Harsh? Not really, because honestly it’s only a relatively minor event and missing the excursion is a natural “punishment” that fits the “crime”… but, hey let’s call it a consequence to sound nicer!
Scenario 2: Letting the mates down
Imagine your teen is on school holidays. They’ve made plans to catch the bus to meet friends for a trip to the movies one morning. Because being on holidays is so much fun, they stay up all night playing computer games and sleep soundly through their alarm.
The very predictable and natural consequence of this is would be they miss the bus and are unable to see that movie session with their friends. If you were to rescue them by driving them to the mall just in time to catch the movie… like they might beg you to… it wouldn’t be a lesson in not staying up too late when you’ve made plans for the next morning!
A good option would be to help them explore alternative solutions – such as seeing if their friends are prepared to see a later movie or reschedule for another day. Maybe, they’ll just miss out as a straightforward and simple result of their disorganisation. Lesson learned!
Scenario 3: Slow down lead foot!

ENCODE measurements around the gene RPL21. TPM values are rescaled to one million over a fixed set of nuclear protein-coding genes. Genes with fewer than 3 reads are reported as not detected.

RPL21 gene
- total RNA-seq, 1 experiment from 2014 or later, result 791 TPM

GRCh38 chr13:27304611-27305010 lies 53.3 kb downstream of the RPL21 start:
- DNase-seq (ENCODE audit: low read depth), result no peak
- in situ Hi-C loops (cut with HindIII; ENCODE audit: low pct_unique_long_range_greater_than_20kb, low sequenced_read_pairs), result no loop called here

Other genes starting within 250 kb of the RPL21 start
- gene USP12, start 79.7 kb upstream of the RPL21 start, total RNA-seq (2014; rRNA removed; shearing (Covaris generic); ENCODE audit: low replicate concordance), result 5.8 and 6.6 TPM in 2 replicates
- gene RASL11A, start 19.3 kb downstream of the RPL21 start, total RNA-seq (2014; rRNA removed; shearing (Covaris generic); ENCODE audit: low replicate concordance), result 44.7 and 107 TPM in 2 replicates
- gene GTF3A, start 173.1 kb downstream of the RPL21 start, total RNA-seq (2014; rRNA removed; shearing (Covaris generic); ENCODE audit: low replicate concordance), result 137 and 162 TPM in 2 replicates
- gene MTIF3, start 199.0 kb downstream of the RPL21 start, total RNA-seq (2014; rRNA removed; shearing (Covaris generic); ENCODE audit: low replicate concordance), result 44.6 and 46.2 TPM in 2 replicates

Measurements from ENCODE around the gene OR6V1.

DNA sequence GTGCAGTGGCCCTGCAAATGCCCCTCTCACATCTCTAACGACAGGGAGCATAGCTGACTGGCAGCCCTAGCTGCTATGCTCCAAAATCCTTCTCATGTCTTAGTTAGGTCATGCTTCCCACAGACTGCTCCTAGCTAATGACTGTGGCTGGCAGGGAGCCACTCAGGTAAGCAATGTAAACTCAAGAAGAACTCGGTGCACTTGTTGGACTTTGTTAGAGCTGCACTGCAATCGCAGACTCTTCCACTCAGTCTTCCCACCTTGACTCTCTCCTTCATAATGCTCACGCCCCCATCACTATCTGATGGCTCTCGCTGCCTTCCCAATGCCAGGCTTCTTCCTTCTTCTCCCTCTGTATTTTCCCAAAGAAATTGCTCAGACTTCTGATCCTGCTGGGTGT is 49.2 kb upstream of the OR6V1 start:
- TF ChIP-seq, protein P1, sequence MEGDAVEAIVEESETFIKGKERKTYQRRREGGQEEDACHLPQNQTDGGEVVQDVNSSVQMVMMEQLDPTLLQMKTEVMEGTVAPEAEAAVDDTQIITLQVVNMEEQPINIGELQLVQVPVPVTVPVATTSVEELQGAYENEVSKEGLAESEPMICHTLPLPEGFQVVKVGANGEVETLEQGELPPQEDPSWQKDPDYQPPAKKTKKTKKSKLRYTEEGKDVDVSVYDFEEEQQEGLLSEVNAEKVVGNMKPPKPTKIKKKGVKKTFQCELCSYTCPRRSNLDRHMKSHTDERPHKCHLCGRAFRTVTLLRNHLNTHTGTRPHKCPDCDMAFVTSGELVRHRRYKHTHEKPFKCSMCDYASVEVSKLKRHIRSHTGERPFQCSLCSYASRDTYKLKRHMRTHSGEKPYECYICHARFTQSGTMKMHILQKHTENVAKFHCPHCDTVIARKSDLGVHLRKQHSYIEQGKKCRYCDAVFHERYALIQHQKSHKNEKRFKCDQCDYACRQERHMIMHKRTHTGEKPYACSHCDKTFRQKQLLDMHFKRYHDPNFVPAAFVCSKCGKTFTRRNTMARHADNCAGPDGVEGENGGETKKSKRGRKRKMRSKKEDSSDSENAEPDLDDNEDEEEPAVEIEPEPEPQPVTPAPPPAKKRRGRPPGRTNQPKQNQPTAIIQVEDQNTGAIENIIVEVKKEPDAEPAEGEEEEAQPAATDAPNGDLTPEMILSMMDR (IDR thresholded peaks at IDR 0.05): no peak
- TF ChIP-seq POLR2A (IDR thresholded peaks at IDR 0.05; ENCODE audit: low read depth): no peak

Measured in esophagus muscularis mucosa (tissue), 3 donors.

This could be one of your worst nightmares. Your newly P-plated driver was running late for work and photographed by a stationery police radar… driving well over the speed limit. The notice arriving in the mail is a big OUCH, indicating they’ve lost 3 of their 4 points and have a fine setting the bank account back a few hundred dollars.
Receiving this letter is the legal – and natural – consequence of being caught speeding. You’ve possibly dealt with this yourself as a driver too.
I know of some parents who’ve protected their frazzled and upset new driver by submitting a statutory declaration. They’ve claimed to be at the wheel themselves in order to bear to loss of points and cop the fine. I also know of parents, who’ve not needed to do this but think it’s reasonable and would take the same course of action.
Ok then, what’s so wrong with cutting your kid this kind of slack?